FEATURE | Why Samuel Umtiti is currently the best performing central defender in La Liga

Outside of the bi-annual El Clasico duels, the Madrid derby has established itself as La Liga’s match with the highest hype in recent years. After all the two have contested two of the last four Champions League finals while Atletico have eliminated every side they have faced in the knockout stages with the exception of their city neighbours.

Saturday’s meeting was labelled a ‘must win’ for both sides to ensure they lost no further ground at the top of the table. It was predictably tense yet uneventful, with both sides prioritising the need to avoid defeat. The talk in the Spanish press in the immediate aftermath centred on both trailing league leaders Barcelona by ten points. The lead is not insurmountable, but it is significant and leaves both sides facing the prospect of a year without title involvement.

Whilst Saturday’s clash at the Wanda Metropolitano may have garnered more attention, this Sunday evening sees a mouth-watering clash between the top two: Valencia and Barcelona. Separated by only four points, both are unbeaten and the hosts have won eight successive league games, a club record.

Despite Marcelino’s side trailing by four points, they have arguably been the more impressive side and with no European distractions, are still undervalued in their chances of a shock league title bid. That is largely down to Barca’s own performance level – only two points dropped from 12 games does not tell the story of a side who are efficient yet far from spectacular.

The Catalan giants have a mini defensive crisis ahead of their trip to the Mestalla – Gérard Piqué is ruled out through suspension while Javier Mascherano is sidelined with a hamstring injury. Their only available central defenders are out-of-favour Thomas Vermaelen and Samuel Umtiti. The Frenchman has been a rock at the heart of the league’s strongest defence.

It’s easy to forget the Cameroon-born defender is only 24 – and thus still has several years before reaching the standard peak for those in his position – due to his composure, attitude and tactical awareness. Since his €25m move to the Camp Nou from Olympique Lyonnais in the summer of 2016, he has slowly grown into not just a regular starting spot, but one of the team’s most important members.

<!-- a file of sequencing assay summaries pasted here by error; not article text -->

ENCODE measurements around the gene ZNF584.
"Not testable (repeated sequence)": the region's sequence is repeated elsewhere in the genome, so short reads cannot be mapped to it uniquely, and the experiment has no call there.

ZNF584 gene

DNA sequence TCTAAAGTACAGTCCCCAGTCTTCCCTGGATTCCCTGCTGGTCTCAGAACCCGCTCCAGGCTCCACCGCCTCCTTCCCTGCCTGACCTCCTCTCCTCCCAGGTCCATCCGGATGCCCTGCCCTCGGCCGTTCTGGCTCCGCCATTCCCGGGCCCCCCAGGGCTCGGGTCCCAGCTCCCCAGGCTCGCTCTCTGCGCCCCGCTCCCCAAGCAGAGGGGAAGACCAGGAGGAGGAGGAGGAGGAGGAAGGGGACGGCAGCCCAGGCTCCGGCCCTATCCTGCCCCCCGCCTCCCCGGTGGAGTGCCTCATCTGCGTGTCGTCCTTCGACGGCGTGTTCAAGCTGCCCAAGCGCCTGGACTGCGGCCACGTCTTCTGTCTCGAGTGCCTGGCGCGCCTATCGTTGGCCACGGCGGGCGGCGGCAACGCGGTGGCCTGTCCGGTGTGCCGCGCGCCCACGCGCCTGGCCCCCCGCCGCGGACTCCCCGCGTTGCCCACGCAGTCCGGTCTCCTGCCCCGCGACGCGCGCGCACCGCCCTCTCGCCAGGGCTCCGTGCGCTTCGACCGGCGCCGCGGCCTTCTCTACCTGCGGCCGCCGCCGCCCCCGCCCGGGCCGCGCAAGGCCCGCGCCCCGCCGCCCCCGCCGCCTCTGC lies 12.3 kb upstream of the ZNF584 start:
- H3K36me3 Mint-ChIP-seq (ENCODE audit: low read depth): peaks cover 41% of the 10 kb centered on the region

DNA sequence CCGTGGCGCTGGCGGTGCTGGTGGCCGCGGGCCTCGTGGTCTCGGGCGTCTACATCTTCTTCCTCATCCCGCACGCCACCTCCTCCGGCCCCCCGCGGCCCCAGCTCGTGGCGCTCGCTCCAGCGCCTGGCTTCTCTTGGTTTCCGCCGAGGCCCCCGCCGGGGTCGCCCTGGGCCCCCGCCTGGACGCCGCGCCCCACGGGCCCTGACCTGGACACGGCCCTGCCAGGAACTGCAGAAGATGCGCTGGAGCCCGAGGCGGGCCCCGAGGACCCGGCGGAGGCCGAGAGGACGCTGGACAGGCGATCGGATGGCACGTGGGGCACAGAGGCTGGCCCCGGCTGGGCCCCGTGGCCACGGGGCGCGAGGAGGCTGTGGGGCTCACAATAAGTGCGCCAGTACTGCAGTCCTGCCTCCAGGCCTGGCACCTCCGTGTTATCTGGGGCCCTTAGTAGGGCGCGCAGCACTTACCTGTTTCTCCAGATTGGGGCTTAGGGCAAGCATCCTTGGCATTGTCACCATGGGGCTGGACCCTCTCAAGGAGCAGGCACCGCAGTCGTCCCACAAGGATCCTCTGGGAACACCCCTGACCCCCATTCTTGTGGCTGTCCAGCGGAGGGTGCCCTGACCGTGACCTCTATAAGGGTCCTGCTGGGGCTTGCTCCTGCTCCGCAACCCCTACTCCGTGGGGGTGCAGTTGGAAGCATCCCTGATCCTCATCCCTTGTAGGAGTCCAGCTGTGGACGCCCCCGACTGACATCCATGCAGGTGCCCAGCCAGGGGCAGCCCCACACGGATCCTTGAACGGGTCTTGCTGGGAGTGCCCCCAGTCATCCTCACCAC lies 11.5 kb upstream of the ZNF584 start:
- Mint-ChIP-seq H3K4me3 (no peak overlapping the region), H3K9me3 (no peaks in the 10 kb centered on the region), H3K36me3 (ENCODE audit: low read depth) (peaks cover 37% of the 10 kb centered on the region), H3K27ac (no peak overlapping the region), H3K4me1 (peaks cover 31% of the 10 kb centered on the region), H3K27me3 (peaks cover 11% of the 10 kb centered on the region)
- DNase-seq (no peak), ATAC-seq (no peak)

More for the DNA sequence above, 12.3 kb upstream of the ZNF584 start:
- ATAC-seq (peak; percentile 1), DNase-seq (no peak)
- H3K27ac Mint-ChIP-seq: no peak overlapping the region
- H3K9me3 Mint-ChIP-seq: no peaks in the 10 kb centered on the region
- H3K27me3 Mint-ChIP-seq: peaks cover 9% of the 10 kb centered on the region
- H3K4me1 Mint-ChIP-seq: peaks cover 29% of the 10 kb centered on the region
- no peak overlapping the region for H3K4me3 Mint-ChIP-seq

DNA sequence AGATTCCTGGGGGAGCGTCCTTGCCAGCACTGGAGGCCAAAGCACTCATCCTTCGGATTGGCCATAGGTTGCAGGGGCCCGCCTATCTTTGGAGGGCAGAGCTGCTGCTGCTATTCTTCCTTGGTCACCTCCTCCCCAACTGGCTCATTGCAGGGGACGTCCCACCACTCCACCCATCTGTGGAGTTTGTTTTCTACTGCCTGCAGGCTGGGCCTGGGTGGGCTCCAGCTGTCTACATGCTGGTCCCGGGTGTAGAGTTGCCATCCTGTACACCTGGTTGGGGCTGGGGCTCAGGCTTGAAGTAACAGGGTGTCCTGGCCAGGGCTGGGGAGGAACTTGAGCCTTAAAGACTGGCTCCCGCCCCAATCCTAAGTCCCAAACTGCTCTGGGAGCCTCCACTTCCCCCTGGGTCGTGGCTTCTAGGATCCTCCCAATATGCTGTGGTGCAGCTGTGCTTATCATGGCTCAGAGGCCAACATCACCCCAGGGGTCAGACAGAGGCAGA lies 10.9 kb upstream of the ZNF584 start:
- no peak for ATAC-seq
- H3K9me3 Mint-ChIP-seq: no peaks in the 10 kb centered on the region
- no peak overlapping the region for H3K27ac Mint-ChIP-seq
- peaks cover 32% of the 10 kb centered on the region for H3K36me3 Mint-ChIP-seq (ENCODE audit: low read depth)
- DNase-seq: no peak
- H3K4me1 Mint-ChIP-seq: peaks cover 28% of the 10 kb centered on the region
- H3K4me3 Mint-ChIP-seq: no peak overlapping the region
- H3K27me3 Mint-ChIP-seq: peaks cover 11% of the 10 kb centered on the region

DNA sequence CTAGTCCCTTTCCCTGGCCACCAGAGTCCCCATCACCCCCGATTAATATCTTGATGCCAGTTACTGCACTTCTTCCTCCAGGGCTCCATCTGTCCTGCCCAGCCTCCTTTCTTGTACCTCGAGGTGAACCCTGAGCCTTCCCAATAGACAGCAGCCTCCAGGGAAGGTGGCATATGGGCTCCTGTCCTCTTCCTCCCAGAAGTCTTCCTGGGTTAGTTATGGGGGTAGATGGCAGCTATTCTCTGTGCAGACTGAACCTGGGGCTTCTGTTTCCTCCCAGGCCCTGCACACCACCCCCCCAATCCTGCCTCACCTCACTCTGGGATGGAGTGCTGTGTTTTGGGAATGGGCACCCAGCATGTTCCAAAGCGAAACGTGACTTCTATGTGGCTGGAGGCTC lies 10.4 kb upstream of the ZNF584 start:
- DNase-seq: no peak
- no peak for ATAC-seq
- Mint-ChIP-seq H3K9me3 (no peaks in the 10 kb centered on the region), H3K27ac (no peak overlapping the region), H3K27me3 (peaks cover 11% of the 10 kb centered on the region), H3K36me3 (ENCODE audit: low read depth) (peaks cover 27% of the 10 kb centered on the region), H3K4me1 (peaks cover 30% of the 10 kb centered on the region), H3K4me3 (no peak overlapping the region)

He has played every minute of 16 matches already this season for the Blaugrana and since the Spanish Supercopa humbling by Madrid, has been part of a defence to concede only five goals in all competitions. This is a club not often known for their defensive structure but it has been the rearguard action which has proven to be the most impressive aspect of their play this season.

Ernesto Valverde was appointed as the club’s new Head Coach over summer and arguably his biggest success tactically has been ensuring his side are more compact, a motion which is orchestrated largely by Umtiti. Valverde’s predecessor Luis Enrique was criticised for placing too much emphasis on the club’s attacking trio, but with Neymar sold, Ousmane Dembélé injured and Luis Suarez struggling for form, they have managed to improve results due to tactical tweaks.

It would be remiss not to point out that Barca’s run of wins is in large part down to the magnificent form of Lionel Messi – who has already notched 16 goals this campaign – and the imperial presence of goalkeeper Marc-Andre Ter Stegen, who has produced a number of impeccable performances and transmitted a calmness throughout his defence which had not always existed previously.

However, discounting the world’s best player to date this season, Umtiti has offered consistently assured performances, allowing the side to frequently and effectively build from defence. Rarely has he been caught out of position or robbed of possession; the defender can pick a pass, create space for teammates and dribble his way sensibly to safety. Perhaps most impressively of all, he remains composed and does not let his concentration levels drop, forcing shots from range which often fail to trouble Ter Stegen.

Umtiti offers a subtlety in his game, he does not execute the eye-catching slide tackles of Mascherano or Pique’s aerial presence but his skills lie primarily in organising his defence and getting the basics right. It’s a skillset which may go underappreciated by fans but not by players and coaches.

Before the defender’s arrival, the Blaugrana were defensively fragile and vulnerable to pace and incisive attacking, yet now they have a rock who required no settling in time and has improved with each passing week. Even when his side were decimated 4-0 in Paris last February, he managed to keep Edinson Cavani relatively quiet despite having to consistently cover for out-of-position full-backs.

Prior to last summer’s European Championships, Umtiti had just seven minutes of French international experience and his unveiling that summer was at a largely empty Camp Nou. In comparison to Andre Gomes – who had numerous photographers and fanfare – the central defender’s arrival was low-key and underreported, just as his performances have been since.



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